Updated: Mar 1
The Medicine Lake Highlands, northeast of Mt. Shasta, are threatened with 20,000 acres of clearcutting, although the Klamath National Forest calls it “fire recovery” and “fuels reduction”. The environmental assessment (EA) for the Antelope Tennant timber sale was recently released and is open for public comment. Rather than address the significant impacts and public controversy with “salvage” logging, the Forest Service is pushing through this inadequate analysis by calling it an emergency, even though the fires were in 2021.
The Antelope Tennant project would disturb fragile post-fire forests with ground-based logging, not only of snags, but also surviving green trees. In addition, it proposes to clearcut nearly 5,000 acres of older green lodgepole pine stands in the name of “sanitation” and “regeneration”. The project also includes 8 miles of road construction and thousands of acres of “ripping” the forest floor. Subsequent activities, such as log landing establishment, tree yarding, hauling and machine piling, do little to restore the watershed, soil, and wildlife values of intact post-fire forests.
The EA does not contain adequate site-specific information and there are no supporting reports. The hundreds of projects EPIC has reviewed typically have additional reports on wildlife, soil, hydrology, botany, archeology etc.; there is no in-depth information on any of these subjects for this project. Take wildlife, for instance: despite the fact that these forests are home to threatened and endangered species, there is zero information provided. This area is home to the Whaleback Pack, one of only three known Gray wolf activity areas in California. The Medicine Lake Highlands are also home to Pronghorn antelope, bald eagle, Northern goshawk, great gray owl, marten, and fisher, and yet reports have not been completed and no information has been provided to the public.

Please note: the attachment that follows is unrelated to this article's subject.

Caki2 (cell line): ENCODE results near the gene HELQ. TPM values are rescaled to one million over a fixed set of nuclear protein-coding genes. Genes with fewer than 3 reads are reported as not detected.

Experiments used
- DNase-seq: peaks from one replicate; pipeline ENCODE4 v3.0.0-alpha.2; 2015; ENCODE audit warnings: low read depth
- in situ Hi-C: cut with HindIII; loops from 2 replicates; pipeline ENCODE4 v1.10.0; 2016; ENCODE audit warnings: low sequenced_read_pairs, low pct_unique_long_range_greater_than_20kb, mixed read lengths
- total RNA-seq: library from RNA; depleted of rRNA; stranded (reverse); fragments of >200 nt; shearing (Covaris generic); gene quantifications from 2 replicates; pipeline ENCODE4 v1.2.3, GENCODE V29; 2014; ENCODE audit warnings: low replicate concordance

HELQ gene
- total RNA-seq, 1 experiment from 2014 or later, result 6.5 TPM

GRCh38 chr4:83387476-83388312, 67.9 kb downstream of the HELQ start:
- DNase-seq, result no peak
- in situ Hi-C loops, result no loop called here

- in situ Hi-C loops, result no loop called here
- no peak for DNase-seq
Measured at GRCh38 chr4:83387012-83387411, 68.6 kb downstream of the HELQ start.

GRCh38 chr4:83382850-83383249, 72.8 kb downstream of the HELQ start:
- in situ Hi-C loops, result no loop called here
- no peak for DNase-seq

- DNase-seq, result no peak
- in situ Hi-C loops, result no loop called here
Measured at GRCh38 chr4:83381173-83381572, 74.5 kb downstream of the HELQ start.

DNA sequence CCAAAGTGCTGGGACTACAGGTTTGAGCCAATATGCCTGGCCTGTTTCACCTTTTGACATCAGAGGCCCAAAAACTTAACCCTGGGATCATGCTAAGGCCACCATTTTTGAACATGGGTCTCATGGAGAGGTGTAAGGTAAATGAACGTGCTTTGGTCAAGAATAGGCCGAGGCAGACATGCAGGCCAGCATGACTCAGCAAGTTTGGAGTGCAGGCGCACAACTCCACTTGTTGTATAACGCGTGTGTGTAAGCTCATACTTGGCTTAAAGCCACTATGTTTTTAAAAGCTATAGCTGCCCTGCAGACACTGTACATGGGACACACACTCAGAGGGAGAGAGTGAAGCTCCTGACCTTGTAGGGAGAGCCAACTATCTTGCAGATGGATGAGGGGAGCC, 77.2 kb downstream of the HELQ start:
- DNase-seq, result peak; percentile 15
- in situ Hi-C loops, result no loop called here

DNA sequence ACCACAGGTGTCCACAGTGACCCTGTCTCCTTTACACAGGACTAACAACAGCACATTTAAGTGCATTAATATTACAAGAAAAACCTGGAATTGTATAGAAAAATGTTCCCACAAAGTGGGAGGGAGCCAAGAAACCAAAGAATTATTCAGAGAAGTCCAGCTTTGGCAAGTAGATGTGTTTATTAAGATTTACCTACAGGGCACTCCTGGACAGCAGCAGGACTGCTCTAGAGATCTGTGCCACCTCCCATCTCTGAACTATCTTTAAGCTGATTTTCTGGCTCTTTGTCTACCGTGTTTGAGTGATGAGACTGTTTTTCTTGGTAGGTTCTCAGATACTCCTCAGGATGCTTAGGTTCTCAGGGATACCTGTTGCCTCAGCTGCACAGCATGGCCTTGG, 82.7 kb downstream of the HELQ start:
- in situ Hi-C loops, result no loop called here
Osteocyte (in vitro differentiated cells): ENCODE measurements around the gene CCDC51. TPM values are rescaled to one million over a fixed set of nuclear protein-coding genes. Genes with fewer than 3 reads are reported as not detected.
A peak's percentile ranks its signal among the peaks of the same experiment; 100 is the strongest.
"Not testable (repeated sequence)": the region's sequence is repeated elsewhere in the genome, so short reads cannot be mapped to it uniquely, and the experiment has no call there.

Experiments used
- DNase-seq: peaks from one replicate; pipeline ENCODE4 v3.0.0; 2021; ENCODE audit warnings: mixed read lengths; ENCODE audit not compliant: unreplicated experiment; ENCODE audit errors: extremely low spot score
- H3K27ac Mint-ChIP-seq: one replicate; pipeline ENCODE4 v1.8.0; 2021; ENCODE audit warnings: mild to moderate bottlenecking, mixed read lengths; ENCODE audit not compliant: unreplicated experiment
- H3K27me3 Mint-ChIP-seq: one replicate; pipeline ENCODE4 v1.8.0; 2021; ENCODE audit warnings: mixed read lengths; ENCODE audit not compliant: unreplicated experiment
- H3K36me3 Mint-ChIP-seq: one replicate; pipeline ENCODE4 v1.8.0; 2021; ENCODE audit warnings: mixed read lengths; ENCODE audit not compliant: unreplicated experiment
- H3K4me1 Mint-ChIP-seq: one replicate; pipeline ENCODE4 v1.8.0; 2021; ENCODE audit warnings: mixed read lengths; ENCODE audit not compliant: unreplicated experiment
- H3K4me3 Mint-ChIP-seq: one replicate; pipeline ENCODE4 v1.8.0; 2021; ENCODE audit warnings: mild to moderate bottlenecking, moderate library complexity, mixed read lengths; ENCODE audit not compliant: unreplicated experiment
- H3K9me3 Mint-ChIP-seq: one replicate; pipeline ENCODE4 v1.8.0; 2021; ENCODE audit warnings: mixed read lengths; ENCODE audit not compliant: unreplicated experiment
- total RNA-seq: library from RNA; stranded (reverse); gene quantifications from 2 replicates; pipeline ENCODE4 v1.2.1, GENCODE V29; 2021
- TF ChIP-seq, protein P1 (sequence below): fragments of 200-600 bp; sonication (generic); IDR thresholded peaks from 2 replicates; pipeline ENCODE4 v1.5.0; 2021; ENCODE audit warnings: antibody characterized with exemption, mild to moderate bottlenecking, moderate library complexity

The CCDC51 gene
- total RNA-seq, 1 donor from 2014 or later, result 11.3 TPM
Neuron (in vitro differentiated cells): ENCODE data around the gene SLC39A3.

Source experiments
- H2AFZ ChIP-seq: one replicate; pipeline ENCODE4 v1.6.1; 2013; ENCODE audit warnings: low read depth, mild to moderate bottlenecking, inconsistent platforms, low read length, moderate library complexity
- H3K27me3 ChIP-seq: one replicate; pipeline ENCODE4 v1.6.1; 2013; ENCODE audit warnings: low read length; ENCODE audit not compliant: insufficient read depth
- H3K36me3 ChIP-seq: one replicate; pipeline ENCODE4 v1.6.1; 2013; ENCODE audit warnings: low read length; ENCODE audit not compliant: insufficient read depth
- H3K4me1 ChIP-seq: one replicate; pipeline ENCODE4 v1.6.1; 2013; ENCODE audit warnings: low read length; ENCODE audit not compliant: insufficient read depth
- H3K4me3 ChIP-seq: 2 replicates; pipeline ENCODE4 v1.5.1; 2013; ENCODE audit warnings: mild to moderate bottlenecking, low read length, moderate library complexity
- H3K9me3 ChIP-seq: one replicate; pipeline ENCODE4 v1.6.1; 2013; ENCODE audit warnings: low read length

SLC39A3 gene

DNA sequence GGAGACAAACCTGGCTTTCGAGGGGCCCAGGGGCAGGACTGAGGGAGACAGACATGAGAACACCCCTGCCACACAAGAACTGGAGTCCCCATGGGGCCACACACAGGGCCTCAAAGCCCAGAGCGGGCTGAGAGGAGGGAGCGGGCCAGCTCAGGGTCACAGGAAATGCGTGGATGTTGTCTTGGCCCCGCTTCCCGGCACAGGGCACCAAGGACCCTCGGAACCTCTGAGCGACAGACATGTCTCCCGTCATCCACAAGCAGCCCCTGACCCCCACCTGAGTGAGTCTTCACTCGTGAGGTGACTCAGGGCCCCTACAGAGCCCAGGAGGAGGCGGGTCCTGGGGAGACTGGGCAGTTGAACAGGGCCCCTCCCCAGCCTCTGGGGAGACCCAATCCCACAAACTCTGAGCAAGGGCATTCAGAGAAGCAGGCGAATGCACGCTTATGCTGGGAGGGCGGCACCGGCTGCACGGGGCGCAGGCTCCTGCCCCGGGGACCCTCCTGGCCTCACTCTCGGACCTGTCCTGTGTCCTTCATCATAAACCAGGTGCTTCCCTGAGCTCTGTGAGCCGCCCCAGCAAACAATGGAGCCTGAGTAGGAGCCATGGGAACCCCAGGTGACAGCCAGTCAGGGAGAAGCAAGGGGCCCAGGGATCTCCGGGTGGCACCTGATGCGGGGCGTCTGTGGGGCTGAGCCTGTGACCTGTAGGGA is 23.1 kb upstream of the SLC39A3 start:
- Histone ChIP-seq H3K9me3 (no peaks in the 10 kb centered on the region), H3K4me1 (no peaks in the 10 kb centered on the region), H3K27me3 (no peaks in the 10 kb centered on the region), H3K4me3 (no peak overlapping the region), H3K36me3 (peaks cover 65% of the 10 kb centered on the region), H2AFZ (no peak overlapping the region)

The Medicine Lake Highlands encompass California’s most diverse volcanic fields on the continent’s largest shield volcano and is one of the most unique geological areas in the country. The Highlands are a special place and are the ancestral territory of multiple Indigenous Tribes, significant to many Native peoples including the Pit River Nation, Modoc, Shasta, Karuk and Wintu.